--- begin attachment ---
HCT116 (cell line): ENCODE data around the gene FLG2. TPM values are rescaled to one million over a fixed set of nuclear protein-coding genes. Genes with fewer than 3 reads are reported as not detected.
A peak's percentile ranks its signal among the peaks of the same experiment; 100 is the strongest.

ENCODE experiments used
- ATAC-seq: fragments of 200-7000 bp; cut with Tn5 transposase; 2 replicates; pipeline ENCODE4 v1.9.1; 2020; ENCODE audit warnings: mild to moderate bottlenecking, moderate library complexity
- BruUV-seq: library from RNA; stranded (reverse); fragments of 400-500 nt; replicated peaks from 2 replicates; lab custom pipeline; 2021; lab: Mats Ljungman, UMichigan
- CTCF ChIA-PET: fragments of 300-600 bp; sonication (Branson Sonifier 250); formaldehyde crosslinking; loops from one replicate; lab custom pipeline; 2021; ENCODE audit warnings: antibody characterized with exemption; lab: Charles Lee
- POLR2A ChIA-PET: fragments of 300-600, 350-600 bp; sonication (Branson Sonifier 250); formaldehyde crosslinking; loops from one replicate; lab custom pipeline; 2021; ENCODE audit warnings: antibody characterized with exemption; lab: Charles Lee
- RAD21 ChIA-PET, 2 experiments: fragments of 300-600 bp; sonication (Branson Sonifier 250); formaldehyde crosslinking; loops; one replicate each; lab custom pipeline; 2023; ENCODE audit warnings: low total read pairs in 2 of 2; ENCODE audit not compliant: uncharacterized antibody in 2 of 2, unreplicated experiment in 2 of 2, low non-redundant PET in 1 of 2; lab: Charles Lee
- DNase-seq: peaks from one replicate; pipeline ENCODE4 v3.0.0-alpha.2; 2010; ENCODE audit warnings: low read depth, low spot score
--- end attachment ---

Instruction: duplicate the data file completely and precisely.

HCT116 (cell line): ENCODE data around the gene FLG2. TPM values are rescaled to one million over a fixed set of nuclear protein-coding genes. Genes with fewer than 3 reads are reported as not detected.
A peak's percentile ranks its signal among the peaks of the same experiment; 100 is the strongest.

ENCODE experiments used
- ATAC-seq: fragments of 200-7000 bp; cut with Tn5 transposase; 2 replicates; pipeline ENCODE4 v1.9.1; 2020; ENCODE audit warnings: mild to moderate bottlenecking, moderate library complexity
- BruUV-seq: library from RNA; stranded (reverse); fragments of 400-500 nt; replicated peaks from 2 replicates; lab custom pipeline; 2021; lab: Mats Ljungman, UMichigan
- CTCF ChIA-PET: fragments of 300-600 bp; sonication (Branson Sonifier 250); formaldehyde crosslinking; loops from one replicate; lab custom pipeline; 2021; ENCODE audit warnings: antibody characterized with exemption; lab: Charles Lee
- POLR2A ChIA-PET: fragments of 300-600, 350-600 bp; sonication (Branson Sonifier 250); formaldehyde crosslinking; loops from one replicate; lab custom pipeline; 2021; ENCODE audit warnings: antibody characterized with exemption; lab: Charles Lee
- RAD21 ChIA-PET, 2 experiments: fragments of 300-600 bp; sonication (Branson Sonifier 250); formaldehyde crosslinking; loops; one replicate each; lab custom pipeline; 2023; ENCODE audit warnings: low total read pairs in 2 of 2; ENCODE audit not compliant: uncharacterized antibody in 2 of 2, unreplicated experiment in 2 of 2, low non-redundant PET in 1 of 2; lab: Charles Lee
- DNase-seq: peaks from one replicate; pipeline ENCODE4 v3.0.0-alpha.2; 2010; ENCODE audit warnings: low read depth, low spot score